Good morning. First off, I would like to thank all of you who cared for Lena in these final weeks. Your service is the stuff of sainthood, and I thank you all: family, friends, social and hospice workers, nurses, all of you. Thank you. Second, I am honored, truly honored, to speak here about Lena. Thank you again.
Lena's obituary (thank you Barbara) had one sentence fragment in it that said so much: "she gave more than she received". Indeed. And that, in a nutshell, is why this is all so hard.
She was known by many names: Lee, Lena, to many; Grandma, Nana to some; Mom, to a select few.
To me, she was Grandma. Lena was my grandma, and she personified that title like no other. She was doting, pinching, loving, proud, and always happy to see you. And this is, after all, what Grandmas do. But when you look back across her life, at all the people, all the kids, the grandkids, the husband (oh, the husband!), the friends, the strangers, all the people she touched, you get a picture of a woman who, as it's been said, gave more than she received.
And this was Lena.
1969 McGraw Avenue. I would walk off the Otis elevator on the seventh floor and press the mechanical doorbell. On the other side was Grandma. The door would open and she would welcome you in with open arms and a big smile as if you had just returned from war. And she would have whatever food she thought you might eat.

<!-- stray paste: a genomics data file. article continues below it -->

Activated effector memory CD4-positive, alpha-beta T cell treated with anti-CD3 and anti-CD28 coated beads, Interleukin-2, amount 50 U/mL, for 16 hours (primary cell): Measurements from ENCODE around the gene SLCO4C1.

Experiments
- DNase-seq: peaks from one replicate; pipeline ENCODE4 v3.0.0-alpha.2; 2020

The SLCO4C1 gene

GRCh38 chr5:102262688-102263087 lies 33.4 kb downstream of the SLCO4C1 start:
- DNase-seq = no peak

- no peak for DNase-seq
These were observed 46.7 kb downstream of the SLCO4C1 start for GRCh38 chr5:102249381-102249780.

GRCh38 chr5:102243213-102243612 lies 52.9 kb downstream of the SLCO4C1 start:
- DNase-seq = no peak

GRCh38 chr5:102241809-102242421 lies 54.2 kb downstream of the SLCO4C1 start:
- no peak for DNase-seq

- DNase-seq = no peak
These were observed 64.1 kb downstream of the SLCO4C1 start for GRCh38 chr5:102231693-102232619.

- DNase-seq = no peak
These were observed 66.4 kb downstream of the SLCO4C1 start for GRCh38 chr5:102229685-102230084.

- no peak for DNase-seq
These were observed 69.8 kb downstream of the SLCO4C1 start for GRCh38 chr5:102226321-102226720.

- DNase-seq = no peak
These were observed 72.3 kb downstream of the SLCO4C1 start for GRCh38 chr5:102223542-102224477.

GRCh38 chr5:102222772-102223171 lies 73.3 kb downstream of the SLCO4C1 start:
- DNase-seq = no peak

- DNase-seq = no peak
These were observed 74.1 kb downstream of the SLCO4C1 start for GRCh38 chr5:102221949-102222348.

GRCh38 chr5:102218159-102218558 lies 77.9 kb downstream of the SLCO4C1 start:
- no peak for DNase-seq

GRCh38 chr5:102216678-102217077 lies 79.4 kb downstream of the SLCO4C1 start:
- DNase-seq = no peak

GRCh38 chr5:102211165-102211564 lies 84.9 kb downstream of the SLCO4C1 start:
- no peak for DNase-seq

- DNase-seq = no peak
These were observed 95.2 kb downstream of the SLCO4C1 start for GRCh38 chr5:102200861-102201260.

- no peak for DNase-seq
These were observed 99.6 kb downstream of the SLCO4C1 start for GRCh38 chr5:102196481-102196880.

She was always trying to get me to eat, to eat something (anything!). As a kid I was thin as a rail and it bothered Lee to see me in such a state. Clearly, this wouldn't do. And on one fine day, while visiting Lee & Otto, I voluntarily ate a banana from the bowl of fruit Grandma had out on the table. I couldn't have been more than eight years old at the time. Grandma noted this event and was prepared for my next visit, because the next time we paid a visit to that apartment in Parkchester, we rang the doorbell, the door flew open, and Grandma exclaimed (rather loudly): "I"ve got bananas for my Robbie!" She wasn"t kidding, either; there was an entire bushel of bananas spilling out of that bowl.
This was, what, over thirty years ago? I'll never, ever forget this.
And that was Lena. She wanted to know what you liked so she could make you happy. You could see the joy on her face when she would serve you something, and especially when you ate it. Better yet, you asked for seconds, but you generally didn't have to ask.
But it's not just about the food.
Lena had an infectious smile, and a laugh, and a belch that could fill a room. She was, belching aside, a classy woman. And she had heart.
There's the old saying, "when life hands you lemons, make lemonade". And so we talk about making lemonade out of lemons, well Lena was drowning in the stuff. Anyone else would say "marone, I'm drowning here", but Lena would say "let me fix you a nice glass of lemonade".
She had a good run; 86 years is a long time with Saint Peter much less Saint Otto, and she played her hand on this earth with style and grace and humor and humility.
That we all could do it so well.
Good night, sweet Lena. Rest easy; we love you lots.